After a hiatus of about 12 years we felt that it was time to return to Costa Rica. We had spent a good deal of time traveling around in the country starting back in 1990. By 1992 we started on a project that, after 14 years, became the book “A Field Guide to the Plants of Costa Rica”. We needed to see if the magic of CR was still there for us so in September we headed down. We knew that much had changed over the years but we didn’t have any real idea how considerable that change was.
Some places seem timeless. Things change but at a pace that seems reasonable, maybe in ways that aren’t noticeable, and then… Of course 2 million tourists a year are going to transform anyplace, particularly a small country that had an economy based on agriculture. Places on the tourist circuit have changed and not always in good ways, still very nice but certainly not the “way it was”. Fortunately not every place is on that circuit.
I hesitate to mention this area in northern CR but it is so special that people need to experience it. There is a small town called Bijagua, near Volcan Tenorio and the national park of the same name. A little town with a couple of places to eat, at least one of those is very good and a couple of places to stay, some very nice (if you find yourself there, check out Sueno Celeste) but not overrun with touristy stuff nor tourists. There are a few places to stay closer to the park entrance.
But this isn’t really about Bijagua, it is about Rio Celeste, in Volcan Tenorio National Park. We had heard of Rio Celeste years ago but it wasn’t easy to get to. Now, thanks to the money coming into the country from tourism Costa Rica has improved roads all over the country. So while Bijagua is easy to get to, the road up to the National Park is good old Costa Rica. You don’t need a 4×4 but be warned, it is a very rough, rocky road like most of them where the pavement ends. The nice thing about national parks in CR is that you have to walk if you want to experience anything, their parks are not autocentric like they are here in the US.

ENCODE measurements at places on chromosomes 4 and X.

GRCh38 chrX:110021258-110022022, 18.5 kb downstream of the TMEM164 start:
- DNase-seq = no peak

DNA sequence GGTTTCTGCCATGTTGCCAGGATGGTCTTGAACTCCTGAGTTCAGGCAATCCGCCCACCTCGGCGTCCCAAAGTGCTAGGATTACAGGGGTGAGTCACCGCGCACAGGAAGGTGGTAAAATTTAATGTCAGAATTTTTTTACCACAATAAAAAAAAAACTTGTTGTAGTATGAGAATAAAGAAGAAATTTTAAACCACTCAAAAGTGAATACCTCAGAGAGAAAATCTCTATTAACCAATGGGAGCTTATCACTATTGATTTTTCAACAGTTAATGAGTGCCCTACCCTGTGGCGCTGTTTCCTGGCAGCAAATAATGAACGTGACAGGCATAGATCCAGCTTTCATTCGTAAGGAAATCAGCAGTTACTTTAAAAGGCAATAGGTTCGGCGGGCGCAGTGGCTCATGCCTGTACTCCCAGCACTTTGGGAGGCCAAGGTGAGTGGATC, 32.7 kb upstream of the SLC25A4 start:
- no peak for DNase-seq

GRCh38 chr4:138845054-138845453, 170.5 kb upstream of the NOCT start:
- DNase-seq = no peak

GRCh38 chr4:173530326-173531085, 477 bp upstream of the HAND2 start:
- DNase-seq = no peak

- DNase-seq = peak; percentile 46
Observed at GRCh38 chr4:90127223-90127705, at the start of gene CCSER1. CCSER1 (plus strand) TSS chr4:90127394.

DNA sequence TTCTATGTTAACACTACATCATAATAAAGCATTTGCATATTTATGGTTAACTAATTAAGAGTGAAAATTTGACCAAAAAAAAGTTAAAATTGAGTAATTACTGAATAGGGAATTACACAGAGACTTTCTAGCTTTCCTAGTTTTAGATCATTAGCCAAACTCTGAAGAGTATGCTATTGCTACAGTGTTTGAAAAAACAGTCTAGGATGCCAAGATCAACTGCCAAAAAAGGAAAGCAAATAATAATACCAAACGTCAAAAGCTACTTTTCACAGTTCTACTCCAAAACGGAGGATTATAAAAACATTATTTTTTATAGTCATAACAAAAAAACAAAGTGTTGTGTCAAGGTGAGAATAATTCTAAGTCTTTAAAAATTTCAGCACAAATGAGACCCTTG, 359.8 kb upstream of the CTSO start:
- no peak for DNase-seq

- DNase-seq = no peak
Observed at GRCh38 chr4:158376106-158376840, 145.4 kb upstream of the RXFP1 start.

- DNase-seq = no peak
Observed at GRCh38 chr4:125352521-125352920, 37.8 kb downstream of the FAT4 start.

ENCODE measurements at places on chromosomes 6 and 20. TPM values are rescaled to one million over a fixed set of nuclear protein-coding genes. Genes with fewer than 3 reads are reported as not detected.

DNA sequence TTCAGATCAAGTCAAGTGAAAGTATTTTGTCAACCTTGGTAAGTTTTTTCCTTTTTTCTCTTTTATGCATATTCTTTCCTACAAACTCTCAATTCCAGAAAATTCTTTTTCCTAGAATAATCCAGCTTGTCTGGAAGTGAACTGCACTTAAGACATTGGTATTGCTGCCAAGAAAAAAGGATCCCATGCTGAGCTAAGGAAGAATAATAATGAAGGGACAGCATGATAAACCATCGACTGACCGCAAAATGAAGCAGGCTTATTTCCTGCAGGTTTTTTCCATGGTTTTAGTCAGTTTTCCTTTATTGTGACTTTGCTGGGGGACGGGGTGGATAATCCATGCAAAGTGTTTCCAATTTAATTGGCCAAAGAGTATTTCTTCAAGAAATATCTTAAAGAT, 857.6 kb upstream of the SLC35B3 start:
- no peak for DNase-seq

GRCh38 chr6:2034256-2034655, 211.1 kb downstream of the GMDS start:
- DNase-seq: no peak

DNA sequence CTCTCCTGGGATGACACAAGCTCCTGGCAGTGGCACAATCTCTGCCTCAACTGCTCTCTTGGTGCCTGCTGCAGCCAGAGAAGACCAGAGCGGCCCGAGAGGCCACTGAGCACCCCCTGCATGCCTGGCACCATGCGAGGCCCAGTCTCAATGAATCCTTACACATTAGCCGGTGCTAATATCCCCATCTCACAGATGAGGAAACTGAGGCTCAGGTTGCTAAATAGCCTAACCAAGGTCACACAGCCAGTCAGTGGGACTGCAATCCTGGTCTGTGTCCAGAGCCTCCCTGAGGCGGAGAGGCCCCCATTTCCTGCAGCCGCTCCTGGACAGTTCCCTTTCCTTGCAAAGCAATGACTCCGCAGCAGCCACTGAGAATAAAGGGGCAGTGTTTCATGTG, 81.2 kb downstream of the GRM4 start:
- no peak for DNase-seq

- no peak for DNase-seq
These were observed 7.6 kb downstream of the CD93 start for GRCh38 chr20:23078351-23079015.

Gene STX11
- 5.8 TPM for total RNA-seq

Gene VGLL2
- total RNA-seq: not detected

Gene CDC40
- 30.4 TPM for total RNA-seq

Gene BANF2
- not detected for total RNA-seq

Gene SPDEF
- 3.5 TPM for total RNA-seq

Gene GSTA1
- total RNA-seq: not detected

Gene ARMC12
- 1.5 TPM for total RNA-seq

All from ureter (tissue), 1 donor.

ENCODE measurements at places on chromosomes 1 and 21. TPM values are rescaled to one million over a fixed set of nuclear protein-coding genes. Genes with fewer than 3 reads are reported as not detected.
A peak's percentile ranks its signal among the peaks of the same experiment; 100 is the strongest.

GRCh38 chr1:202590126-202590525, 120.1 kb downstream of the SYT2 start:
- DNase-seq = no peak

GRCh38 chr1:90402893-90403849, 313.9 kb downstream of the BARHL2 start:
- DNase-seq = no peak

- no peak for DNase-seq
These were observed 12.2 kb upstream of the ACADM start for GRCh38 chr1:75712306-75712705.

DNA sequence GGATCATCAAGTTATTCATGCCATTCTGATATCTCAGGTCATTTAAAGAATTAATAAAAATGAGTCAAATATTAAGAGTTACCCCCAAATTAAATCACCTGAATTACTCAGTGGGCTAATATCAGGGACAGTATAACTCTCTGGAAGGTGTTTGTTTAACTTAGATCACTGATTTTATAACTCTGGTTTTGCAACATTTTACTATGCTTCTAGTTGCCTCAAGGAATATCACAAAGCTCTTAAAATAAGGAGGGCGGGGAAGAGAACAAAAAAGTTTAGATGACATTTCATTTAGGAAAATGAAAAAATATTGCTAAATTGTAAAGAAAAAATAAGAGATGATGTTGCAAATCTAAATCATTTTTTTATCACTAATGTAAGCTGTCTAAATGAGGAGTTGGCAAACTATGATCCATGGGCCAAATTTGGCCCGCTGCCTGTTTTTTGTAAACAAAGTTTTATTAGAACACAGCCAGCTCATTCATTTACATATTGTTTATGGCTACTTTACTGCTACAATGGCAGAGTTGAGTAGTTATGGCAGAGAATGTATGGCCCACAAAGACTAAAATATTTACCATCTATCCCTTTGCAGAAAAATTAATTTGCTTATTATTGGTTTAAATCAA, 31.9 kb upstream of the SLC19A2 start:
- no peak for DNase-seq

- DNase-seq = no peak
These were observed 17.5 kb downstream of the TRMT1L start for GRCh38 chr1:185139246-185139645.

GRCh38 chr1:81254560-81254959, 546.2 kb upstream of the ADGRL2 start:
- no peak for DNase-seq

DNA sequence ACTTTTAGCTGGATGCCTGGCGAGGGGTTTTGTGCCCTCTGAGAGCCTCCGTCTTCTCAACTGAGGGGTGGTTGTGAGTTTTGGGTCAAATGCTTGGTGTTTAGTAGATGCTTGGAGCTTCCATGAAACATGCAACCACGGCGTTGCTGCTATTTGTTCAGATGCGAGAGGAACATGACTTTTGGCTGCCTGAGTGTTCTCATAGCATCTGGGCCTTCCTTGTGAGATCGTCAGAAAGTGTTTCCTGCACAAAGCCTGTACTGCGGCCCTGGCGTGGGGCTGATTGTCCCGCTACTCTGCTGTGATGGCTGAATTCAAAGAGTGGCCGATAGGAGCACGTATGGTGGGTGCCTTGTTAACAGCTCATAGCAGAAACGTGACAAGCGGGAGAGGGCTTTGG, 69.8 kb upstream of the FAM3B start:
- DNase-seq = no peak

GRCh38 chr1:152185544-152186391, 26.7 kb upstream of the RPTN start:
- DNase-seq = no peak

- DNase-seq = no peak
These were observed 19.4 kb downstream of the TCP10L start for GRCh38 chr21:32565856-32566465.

Celeste (Spanish) is defined as celestial (heavenly) or the color sky-blue. Rio Celeste is a heavenly blue, caused, according to legend, by the gods that after painting the sky, cleaned their brushes in this river. There are other places on the planet where improbably blue waters flow, the gods have been busy, it’s a big sky. For us, walking in a tropical forest is magical, the biodiversity is mind-boggling and the gods had to have had one hell of a palette to come up with all of those shades of green. The trail is rough, its rocky with exposed tree roots and, at least in the rainy season, mud. Cicadas buzz and brrr in the trees while you sweat, slip and squelch along, beginning to hear a distant rushing. Photos will not prepare you for the sensory explosion that awaits. If there has been heavy rain, wait a day or two if you can, otherwise you may find the river has gone from blue to a muddy brown.
The river flows unfettered through a verdant forest, leaves wet in the rain and where it slows and pools it is a deep, almost fathomless blue. Where it flows across submerged grass and rock it’s a pale, watercolor blue. The first view of the river is at the Catarata Rio Celeste, where the sky-blue flow hurls itself off of a 60 foot rock wall. The azure shatters to silver and coalesces back to a translucent turquoise in the plunge pool. The park service has built steps down to near the base of the falls. Kind of a surprise considering the extraordinary amount of manual labor several hundred concrete steps down a very steep slope takes. This does make it easier to get differing views of the falls. And is much easier than the half falling slip and slide, using a vegetable belay to keep from a nose-dive down on the rocks below.
If you can tear yourself away from the fall, walk upstream a short distance and you will come to another amazing view. Here two small rivers, the Roble and the Buena Vista join, and here, painting gods aside, the magic happens. The confluence is called Borbollones, the bubbling, an effervescence that turns clear water to blue. Sulphur and calcium carbonate from the volcanic substrate mixes here and voila the sky flows at your feet.